Basic Concepts

Models

Model([id[,**kwargs]]) This is the base class that every kind of model inherits.

The most commonly used type of models are:
  • ModelSQL (Objects to be stored in an Sql-Database)
  • ModelView (Objects to be viewed in the client)
  • Workflow (Objects to have different states and state-transitions)

For API-Reference about Models in tryton refer to Trytond docs: model

Most likely your custom Model will inherit from ModelSql and ModelView at least, so it can be stored and viewed in the client.

Each ModelSQL can hold a set of tryton-fields to represent its attributes. For a complete list of field types available on tryton you are refered to Trytond docs: fields

Pool

Tryton provides a Pool to serve all your Models in a thread-safe way. The Pool can contain the following types:

  • model
  • wizard
  • report

You can therefore obtain a model-class from anywhere in your module with the help of a Pool() instance:

Books = Pool().get('library.book')  # Model
book_no_one = Books(1)  # Instance

Model Inheritance

To extend an existing model (like Company), one only needs to instantiate a class with the same __name__ attribute:

from trytond.model import fields
from trytond.pool import PoolMeta

__all__=['Company']
__metaclass__ = PoolMeta

class Company:
    __name__ = 'company.company'
    company_code = fields.Char('Company Code')

and register the model to the pool (using a different module name)

Pool().register(
    Company,
    module='company_customized', type='model')

Records

Most of trytons behaviour is itself defined by records of internal models (ir). All records are stored in the database and they can created within the client or statically predefined in xml files. When you are unsure about how to define the records, you are encouraged to explore the models in:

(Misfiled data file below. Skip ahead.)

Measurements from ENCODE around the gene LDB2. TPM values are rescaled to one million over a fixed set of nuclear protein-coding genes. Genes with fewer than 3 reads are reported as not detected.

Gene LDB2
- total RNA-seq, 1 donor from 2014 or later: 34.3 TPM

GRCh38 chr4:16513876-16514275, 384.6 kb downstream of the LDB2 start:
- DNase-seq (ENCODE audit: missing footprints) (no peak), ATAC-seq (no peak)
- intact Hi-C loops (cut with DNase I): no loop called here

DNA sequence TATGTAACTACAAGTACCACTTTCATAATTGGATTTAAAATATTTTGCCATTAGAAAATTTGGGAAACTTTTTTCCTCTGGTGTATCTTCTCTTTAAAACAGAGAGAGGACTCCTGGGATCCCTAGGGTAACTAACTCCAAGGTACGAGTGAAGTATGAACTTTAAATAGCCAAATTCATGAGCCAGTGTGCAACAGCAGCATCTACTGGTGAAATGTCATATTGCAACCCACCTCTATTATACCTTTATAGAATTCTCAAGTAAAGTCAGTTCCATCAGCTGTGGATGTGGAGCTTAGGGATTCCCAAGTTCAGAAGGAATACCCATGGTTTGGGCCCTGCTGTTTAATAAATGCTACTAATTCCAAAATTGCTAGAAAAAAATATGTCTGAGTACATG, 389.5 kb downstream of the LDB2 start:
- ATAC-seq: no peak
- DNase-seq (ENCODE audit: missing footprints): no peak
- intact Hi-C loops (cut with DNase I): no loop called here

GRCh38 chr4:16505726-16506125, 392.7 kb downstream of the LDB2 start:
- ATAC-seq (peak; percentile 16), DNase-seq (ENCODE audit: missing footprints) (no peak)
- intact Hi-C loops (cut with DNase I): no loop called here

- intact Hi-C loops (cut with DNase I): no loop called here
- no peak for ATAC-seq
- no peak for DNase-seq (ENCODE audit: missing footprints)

/trytond
    /ir
    /res

Views

The views are used to display records of an object to the user. In tryton, models can have several views, it is the action, that opens the window, that tells which views must be used. The view are built using XML that is stored in the module’s view diectory or can be stored in database with the object.ir.ui.view. So generally, they are defined in xml files with this kind of xml:

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 <record model="ir.ui.view" id="view_id">
     <field name="model">model name</field>
     <field name="type">type name</field>
     <field name="inherit" ref="inherit_view_id"/>
 </record>

Extending Views

Each inherit view must start with data tag. xpath tag is used which specifies the location where the field is to be added.

  • expr: the xpath expression to find a node in the inherited view.
    • selecting elements starting from “/”
    • selecting one of a set of elements by querying attributes: [@attribute=’value’]
  • position: Define the position of xml-injection.
    • before
    • after
    • replace
    • inside
    • replace_attributes (which will change the attributes)

Example

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     <data>
         <xpath
             expr="/form/notebook/page/separator[@name='signature']"
             position="before">
             <label name="company_code"/>
             <field name="company_code"/>
             <label name="company"/>
             <field name="company"/>
             <label name="employee_code"/>
             <field name="employee_code"/>
         </xpath>
     </data>

Wizard

A wizard is a finite state machine.

Wizard(session_id) This is the base for any wizard. It contains the engine for the finite state machine. A wizard must have some state instance attributes that the engine will use.

Class attributes are: Wizard.__name__ It contains the unique name to reference the wizard throughout the platform.

Active Records

TODO